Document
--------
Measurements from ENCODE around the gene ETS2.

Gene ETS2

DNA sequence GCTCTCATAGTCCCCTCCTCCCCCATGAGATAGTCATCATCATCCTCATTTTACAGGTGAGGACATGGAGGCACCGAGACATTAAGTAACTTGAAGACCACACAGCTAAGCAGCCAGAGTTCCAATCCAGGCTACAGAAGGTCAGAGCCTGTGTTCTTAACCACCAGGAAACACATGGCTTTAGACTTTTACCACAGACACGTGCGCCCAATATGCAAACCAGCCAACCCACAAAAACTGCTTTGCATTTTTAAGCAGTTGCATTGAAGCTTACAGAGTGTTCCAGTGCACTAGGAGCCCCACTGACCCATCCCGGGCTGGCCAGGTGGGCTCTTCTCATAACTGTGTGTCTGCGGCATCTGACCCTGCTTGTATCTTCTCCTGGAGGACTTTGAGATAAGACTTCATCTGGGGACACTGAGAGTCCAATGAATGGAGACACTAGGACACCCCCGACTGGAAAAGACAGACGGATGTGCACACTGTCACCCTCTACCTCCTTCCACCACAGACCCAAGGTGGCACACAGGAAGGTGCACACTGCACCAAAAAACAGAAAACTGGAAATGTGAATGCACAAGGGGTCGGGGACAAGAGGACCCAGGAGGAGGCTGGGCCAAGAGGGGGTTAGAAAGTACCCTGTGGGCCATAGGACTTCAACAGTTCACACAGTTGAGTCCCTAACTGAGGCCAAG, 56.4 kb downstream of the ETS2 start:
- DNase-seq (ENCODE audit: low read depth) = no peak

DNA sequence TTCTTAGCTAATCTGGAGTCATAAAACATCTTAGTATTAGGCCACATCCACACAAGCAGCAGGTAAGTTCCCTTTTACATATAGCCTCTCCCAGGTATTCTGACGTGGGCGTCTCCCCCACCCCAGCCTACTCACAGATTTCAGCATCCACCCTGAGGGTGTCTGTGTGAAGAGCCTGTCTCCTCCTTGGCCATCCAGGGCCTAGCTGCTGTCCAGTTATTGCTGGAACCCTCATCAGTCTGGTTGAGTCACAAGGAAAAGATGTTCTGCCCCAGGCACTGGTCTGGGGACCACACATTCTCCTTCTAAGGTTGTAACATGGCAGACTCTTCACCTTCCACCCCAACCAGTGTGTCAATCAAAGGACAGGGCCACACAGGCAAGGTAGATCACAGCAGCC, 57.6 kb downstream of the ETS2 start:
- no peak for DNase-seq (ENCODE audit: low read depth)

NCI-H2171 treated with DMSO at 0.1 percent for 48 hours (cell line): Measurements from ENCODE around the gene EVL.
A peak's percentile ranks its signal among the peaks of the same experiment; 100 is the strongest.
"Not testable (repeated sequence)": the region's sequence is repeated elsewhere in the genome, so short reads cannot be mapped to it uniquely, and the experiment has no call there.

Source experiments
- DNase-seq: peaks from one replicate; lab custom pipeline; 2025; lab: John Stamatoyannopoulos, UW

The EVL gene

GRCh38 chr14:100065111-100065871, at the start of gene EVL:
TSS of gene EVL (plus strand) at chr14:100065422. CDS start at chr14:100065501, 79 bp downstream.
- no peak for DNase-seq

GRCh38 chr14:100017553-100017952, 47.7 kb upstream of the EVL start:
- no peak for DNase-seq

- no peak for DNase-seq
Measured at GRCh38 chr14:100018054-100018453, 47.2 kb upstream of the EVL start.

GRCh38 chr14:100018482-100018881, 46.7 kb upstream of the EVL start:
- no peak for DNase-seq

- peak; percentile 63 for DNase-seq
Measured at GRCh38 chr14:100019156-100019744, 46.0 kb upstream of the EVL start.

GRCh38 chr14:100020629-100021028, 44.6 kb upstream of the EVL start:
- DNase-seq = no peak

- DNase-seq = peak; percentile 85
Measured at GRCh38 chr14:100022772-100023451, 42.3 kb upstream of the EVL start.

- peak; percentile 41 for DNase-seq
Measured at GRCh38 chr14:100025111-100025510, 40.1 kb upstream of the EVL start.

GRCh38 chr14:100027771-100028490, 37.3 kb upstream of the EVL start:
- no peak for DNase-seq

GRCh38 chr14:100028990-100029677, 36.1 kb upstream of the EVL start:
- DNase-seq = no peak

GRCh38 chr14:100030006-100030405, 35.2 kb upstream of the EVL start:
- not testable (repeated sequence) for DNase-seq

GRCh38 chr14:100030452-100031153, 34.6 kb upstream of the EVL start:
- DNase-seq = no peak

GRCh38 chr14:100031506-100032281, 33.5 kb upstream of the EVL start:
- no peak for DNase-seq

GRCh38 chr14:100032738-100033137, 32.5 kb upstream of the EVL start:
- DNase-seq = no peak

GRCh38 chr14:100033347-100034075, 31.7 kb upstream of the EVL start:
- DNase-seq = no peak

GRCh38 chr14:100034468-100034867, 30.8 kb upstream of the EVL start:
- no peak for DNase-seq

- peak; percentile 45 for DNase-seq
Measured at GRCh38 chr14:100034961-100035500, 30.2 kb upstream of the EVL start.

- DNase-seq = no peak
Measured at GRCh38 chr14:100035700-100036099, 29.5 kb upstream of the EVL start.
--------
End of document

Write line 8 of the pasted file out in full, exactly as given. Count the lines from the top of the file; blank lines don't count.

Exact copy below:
A peak's percentile ranks its signal among the peaks of the same experiment; 100 is the strongest.